Several recent reviews have focused specifically on the conceptualization and assessment of problematic pornography use [4,11,30,31]. Some reviews have briefly summarized and commented on the included instruments [5], whereas others have evaluated their ability to assess the core components of problematic pornography use [11]. However, no past study has compared the different scales and identified the most accurate measure of problematic pornography use using a same standard or indicator. Measures of problematic IPU are heterogeneous, and each scale focuses on a different aspect of problematic IPU. Furthermore, because these scales have not been extensively validated, it is difficult to compare the findings of the studies that have used them. In addition, the sensitivity of the different scales that assess problematic IPU have not been adequately compared. Therefore, in the present study, a QUAN→QUAL mixed-methods design was conducted, including (1) using quantitative methods to identify a scale with a higher sensitivity index from three selected scales (PPCS, PPUS, s-IAT-sex) for assessing problematic IPU. Moreover, the duration of usage, frequency of engagement in OSAs, sexual compulsivity, and pornography cravings were used to examine the criterion validity of the assessments. Subsequently, (2) qualitative interviews were conducted with volunteers and therapists who have serviced the individuals in trouble of problematic IPU to further examine the appropriateness of the “more accurate” scale from the service providers’ perspectives, whereby the qualitative part helps to evaluate and interpret the results obtained from the main quantitative study.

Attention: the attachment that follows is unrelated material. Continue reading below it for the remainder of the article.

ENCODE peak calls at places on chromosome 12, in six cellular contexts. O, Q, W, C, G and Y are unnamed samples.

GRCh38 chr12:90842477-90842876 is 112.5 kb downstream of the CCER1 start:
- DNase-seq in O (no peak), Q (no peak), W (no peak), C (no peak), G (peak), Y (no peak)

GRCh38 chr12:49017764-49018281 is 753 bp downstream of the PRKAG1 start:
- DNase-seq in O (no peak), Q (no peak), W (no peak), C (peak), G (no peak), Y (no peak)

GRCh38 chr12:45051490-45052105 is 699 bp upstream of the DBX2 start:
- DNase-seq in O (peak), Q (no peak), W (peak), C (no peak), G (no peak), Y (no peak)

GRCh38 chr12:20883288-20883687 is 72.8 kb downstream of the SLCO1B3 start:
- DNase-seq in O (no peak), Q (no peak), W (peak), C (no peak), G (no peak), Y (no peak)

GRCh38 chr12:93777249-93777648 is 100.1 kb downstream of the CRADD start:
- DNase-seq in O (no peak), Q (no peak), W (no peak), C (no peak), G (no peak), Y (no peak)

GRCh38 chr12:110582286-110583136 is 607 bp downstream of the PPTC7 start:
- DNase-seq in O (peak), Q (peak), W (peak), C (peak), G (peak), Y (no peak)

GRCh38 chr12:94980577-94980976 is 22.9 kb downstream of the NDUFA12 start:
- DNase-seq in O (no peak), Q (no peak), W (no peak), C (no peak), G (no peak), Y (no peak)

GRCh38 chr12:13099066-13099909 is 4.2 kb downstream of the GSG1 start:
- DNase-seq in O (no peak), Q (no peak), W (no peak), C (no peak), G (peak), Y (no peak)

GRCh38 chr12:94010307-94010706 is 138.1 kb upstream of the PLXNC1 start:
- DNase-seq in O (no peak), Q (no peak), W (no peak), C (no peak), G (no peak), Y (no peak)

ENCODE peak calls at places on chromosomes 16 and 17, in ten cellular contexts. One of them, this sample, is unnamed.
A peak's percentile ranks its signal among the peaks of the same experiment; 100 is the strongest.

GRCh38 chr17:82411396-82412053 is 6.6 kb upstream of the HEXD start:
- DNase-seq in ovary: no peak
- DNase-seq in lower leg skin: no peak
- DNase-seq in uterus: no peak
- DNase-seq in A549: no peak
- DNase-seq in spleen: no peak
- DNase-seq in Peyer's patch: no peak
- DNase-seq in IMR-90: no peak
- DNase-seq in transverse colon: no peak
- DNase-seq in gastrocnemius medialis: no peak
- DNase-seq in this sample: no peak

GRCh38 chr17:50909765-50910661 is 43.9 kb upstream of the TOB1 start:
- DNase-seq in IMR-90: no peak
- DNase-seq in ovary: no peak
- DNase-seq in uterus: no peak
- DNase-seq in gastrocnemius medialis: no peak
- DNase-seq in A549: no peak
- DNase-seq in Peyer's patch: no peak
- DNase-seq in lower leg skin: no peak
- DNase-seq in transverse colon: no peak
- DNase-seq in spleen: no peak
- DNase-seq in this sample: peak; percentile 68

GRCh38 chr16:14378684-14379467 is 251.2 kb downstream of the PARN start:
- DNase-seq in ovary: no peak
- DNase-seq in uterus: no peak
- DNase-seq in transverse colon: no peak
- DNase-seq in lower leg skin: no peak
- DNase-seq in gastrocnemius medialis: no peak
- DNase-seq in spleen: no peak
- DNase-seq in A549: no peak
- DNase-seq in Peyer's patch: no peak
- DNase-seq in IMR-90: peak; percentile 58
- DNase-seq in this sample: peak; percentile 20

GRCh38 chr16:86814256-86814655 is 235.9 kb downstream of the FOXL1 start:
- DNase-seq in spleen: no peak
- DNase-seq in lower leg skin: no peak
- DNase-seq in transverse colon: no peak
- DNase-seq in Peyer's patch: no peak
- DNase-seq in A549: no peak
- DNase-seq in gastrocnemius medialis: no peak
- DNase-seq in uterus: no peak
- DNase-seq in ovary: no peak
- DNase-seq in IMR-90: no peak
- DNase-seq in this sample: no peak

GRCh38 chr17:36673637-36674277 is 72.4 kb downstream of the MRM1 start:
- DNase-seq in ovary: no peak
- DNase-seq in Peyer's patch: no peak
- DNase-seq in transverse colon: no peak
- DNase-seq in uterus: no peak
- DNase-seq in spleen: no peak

2. The Quantitative Part: A Comparison of the Three Retained Scales

2.1. Materials and Methods

2.1.1. Sample

The study sample consisted of 560 men and 412 women, and the mean age of the sample was 24.8 years [standard deviation (SD) = 7.2 years; range = 18–48 years]. The group comparisons of the demographic characteristics of the three study samples can be inferred from Table 1.

2.1.2. Instruments

Three Main IPU Measurements

PPUS. The PPUS is a 12-item self-report scale that assesses four dimensions of IPU [15]: distress and functional problems, excessive use, difficulties in self-control, and IPU to escape or avoid negative emotions. In the Chinese version of the assessment, the term “pornography,” which was used in the original scale, was modified as “internet pornography” in all instances (e.g., “I spend too much time being involved in thoughts about internet pornography”). The participants were required to indicate the frequency with which they had engaged in IPU during the past 6 months on a six-point scale that ranged from 0 (never) to 5 (all the time). Higher scores were indicative of a greater severity of engagement in IPU. The Cronbach’s alpha of the total scale was 0.95 in this study.